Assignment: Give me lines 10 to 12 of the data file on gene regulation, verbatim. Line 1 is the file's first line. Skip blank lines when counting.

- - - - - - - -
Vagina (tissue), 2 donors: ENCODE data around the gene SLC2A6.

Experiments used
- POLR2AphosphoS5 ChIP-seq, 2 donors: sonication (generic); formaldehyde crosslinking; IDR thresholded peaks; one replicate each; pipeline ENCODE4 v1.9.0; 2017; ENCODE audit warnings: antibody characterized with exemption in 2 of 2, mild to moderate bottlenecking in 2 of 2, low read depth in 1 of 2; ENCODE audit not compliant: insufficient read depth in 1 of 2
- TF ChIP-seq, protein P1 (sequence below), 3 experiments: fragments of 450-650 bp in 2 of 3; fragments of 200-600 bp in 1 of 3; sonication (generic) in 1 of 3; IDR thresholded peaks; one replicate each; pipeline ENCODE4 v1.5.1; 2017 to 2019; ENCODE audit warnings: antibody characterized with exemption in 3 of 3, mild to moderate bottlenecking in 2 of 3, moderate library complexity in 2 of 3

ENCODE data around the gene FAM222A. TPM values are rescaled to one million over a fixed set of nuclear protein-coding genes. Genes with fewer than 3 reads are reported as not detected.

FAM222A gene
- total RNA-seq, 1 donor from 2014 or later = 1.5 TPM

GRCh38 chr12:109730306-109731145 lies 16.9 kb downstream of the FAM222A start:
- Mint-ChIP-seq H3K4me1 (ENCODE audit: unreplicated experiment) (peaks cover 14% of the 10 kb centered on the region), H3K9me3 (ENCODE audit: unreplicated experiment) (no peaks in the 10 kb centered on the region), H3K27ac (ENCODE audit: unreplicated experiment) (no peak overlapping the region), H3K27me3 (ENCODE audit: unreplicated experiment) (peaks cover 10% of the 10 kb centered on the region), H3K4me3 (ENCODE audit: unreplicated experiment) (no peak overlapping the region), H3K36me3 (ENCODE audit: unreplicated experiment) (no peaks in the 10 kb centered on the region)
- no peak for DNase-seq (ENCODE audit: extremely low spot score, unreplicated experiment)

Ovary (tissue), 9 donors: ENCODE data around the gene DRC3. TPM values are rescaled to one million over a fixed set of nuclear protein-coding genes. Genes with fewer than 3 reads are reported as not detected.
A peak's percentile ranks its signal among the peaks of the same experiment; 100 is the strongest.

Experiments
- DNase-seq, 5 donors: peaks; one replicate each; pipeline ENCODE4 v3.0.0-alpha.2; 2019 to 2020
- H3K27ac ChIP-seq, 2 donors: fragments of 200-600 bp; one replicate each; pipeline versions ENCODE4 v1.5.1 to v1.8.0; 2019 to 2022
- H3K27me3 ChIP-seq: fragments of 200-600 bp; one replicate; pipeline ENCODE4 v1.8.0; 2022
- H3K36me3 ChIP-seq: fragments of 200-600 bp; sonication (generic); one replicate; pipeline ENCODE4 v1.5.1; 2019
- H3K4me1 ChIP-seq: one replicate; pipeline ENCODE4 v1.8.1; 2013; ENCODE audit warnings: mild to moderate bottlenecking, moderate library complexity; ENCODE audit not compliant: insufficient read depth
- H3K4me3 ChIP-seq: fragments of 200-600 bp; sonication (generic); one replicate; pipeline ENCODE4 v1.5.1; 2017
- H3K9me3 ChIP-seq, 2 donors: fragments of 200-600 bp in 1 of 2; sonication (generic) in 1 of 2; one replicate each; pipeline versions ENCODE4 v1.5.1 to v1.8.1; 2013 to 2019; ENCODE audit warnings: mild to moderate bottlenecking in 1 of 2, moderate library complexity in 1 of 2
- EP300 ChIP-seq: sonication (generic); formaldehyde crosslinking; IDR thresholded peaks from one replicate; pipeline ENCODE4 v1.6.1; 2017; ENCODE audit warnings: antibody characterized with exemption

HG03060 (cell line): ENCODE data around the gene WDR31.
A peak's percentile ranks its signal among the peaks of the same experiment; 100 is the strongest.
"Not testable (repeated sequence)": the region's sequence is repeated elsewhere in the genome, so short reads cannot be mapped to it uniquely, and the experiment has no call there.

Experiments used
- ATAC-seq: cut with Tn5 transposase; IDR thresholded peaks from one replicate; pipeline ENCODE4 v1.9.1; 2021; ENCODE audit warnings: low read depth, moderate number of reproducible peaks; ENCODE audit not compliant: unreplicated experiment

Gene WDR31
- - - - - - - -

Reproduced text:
- no peak for DNase-seq (ENCODE audit: extremely low spot score, unreplicated experiment)

Ovary (tissue), 9 donors: ENCODE data around the gene DRC3. TPM values are rescaled to one million over a fixed set of nuclear protein-coding genes. Genes with fewer than 3 reads are reported as not detected.
A peak's percentile ranks its signal among the peaks of the same experiment; 100 is the strongest.